Anthropologie

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I often think of a particular Anthropology class I took while in Undergrad.  We were asked to complete a project in which we drew a map of our “comfort zone.”  One’s comfort zone is typically a few blocks around where they live, work, and play.  I was living in midtown at that time, in the Evergreen area and while I considered that area my comfort zone, there were others in the class who would have been very uncomfortable there.  Vice versa for other places in the area.

I think of this class a lot.  Each time we’ve moved into a new neighborhood, I think about it. I remember driving around our current (and last) neighborhood during the day and at night before we made an offer, to see if I thought I might feel “comfortable” in those areas.  My gut told me no both times but I reminded myself, you’re not automatically comfortable with something.  You have to put yourself out there, spend some time not being comfortable, and eventually you have built a new comfort zone.

This also pertains very much to running.  People develop, often without realizing it, their own running comfort zone.  This usually includes specific paces, distances, routes, and people.  When people are asked, directly or indirectly, to move outside of this box, they can get very apprehensive.  We watch it on a daily basis.  Someone’s “running buddy” doesn’t come to a run so this person is in a bit of a state of disarray.  Rather than moving out of that comfort zone and running with a new person, they run alone.  Someone’s running buddy gets injured and/ or can’t keep up with the speed work.  Rather than moving out of that comfort zone and running the speed work alone, they sacrifice their run in order to keep comfortable.  Someone is given a tough goal, lofty paces, or a tough route, rather than embracing being uncomfortable and learning from this experience, they may come up with all sorts of excuses about not being able to meet this goal, run this pace, or do this route.

I get it.  It’s comfortable in your comfort zone.  It’s scary outside of that little area.  But, the only way to expand the box, you have to step outside of it every now and then.  I have been forced outside of my comfort zone a good bit recently and I’m thrilled about it.  I’m fine running with pretty much whomever and wherever but there’s something about running solo on the trails that can make me a little nervous.  I am a worrier so I worry about all the “what ifs.”  What if I fall and break my leg?  What if I run into someone creepy?  What if?

Well, what if your running buddy gets injured?  Do you just throw in the towel?  Keith is out for a bit due to a quad pull so I’ve been doing my runs alone for the past week or so.  This doesn’t bother me, although I do like company most of the time.  When it got interesting though was when I realized I was scheduled for a very long run last week…one that would be my longest solo run ever and my longest trail run ever.  It never crossed my mind that I wouldn’t do it but this run was certainly going to be way out of my comfort zone.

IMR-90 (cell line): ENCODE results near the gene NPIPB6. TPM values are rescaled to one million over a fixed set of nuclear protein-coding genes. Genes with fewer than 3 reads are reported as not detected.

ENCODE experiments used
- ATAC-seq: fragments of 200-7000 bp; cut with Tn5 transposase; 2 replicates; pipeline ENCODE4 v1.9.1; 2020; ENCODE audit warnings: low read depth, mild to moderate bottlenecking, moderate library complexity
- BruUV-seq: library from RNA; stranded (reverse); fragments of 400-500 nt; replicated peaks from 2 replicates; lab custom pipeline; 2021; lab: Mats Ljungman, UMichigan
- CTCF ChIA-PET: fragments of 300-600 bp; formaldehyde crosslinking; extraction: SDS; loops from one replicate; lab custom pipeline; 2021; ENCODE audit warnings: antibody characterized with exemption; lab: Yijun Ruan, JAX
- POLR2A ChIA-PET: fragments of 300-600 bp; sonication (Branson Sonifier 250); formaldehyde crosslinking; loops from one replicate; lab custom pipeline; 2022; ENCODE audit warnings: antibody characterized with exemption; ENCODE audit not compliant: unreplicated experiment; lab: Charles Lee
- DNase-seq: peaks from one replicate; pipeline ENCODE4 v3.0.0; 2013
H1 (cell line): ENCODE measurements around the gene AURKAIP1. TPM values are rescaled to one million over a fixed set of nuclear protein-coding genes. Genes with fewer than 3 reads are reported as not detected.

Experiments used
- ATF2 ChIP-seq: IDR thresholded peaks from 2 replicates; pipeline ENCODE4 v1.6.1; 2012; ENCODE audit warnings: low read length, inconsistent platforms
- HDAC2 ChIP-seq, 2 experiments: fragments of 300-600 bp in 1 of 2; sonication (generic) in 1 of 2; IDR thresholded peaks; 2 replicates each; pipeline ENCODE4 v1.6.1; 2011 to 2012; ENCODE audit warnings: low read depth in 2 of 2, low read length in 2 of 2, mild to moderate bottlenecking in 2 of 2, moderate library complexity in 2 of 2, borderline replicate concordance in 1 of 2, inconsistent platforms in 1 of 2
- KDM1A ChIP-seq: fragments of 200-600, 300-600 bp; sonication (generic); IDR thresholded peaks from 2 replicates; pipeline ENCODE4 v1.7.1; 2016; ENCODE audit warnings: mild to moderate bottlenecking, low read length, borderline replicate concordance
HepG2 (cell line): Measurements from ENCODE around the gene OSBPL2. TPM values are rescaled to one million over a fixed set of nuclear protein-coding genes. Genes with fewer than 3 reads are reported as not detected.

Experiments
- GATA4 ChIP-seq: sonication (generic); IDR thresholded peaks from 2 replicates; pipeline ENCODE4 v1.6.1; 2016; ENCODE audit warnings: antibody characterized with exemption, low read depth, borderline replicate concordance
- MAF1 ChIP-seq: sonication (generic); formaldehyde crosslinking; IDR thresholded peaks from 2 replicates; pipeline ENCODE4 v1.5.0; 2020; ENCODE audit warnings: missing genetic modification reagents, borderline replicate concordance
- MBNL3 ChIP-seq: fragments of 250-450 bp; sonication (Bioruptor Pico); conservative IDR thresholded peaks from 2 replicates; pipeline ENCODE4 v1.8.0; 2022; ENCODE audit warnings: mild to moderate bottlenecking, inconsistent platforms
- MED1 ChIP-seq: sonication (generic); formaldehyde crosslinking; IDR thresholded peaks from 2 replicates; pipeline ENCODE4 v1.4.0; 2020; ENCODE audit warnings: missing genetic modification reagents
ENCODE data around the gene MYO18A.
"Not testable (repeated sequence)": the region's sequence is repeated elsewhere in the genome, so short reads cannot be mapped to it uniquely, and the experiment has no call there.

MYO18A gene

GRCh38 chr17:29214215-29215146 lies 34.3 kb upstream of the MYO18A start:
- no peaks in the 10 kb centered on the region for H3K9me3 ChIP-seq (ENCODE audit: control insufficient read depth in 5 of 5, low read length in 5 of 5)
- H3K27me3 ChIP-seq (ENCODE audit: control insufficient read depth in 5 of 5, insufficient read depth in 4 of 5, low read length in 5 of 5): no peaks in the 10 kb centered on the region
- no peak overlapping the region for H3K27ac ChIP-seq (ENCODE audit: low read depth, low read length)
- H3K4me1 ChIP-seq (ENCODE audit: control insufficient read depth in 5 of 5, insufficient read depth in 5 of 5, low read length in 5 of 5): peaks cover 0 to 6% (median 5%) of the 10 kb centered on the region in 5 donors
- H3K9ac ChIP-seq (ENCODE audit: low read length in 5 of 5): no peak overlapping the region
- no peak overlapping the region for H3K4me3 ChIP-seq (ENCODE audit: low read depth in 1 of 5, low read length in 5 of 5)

I geared up and headed out.  I was a little nervous at first, just about being on the trails alone for so long, but that quickly dissipated.  It was just me, alone in the woods, and I was loving it.  Rather than worrying about each step, I just gave thanks to each step.  I didn’t think about what was ahead or behind, I literally ran the step I was in.  I came to a really large water crossing only a few miles in (and i wasn’t yet ready to get my feet and ankles soaked) so I climbed into the woods and drug large limbs out to make a bridge…way out of my comfort zone but exhilarating once it was done.  By the time I needed to make my second bridge, I was feeling like a bit of an expert 😉  My comfort zone was widening with each step.  Turned out to be one of my favorite runs I’ve ever done.  Sometimes getting uncomfortable it all it takes to get comfortable.  Everyone should try it sometime.

“Don’t be afraid to expand yourself, to step out of your comfort zone.  That’s where the joy and the adventure lie.” ~ unknown

5 thoughts on “Anthropologie

  1. You know what? When I went to buy may last “running watch,” I told the guy in the store that I was not concerned about battery life because I had no intention of ever running a full marathon until probably several years from now. Guess what happened then? I decided to run a full marathon! That is something that was definitely outside my comfort zone but I took a chance and I think I’m ready!

  2. I don’t often feel uncomfortable but when it happens, I try to acknowledge it with my eyes wide open. Today it happened. My swimming has taken a back seat for 3 months for some good long running but I jumped back in a week ago. As I bounded down the gym stairs today, my excitement increased when I saw the Rhodes college swim team. I thought “cool, the pool will be choppy…just like a triathlon.” After I swam 3 laps I was quickly reminded that: 1) I am not 20 years old, but the other 30 people in the pool ARE! 2) My swim fitness is back at its “build phase”, not it’s peak. How do I handle this insecurity above and below the water level??
    Positive self speak! F*#k these kids.
    1. They get paid to swim, they should be better.
    2. They don’t have a mortgage, wife, bills, job, boss, pulled muscle, blah blah blah.
    3. They don’t give 2 shits about me, why do I care about them.
    4. Use this opportunity to learn something!! How many times do you get to study competitive college swim strokes above & below the water.
    5. They don’t even know all of the crazy shit I have done
    6. They would grow chest hair…but they can’t. beeeeeyyyaaatch.

    Never doubt yourself or let ANYONE intimidate you. Just be your best.

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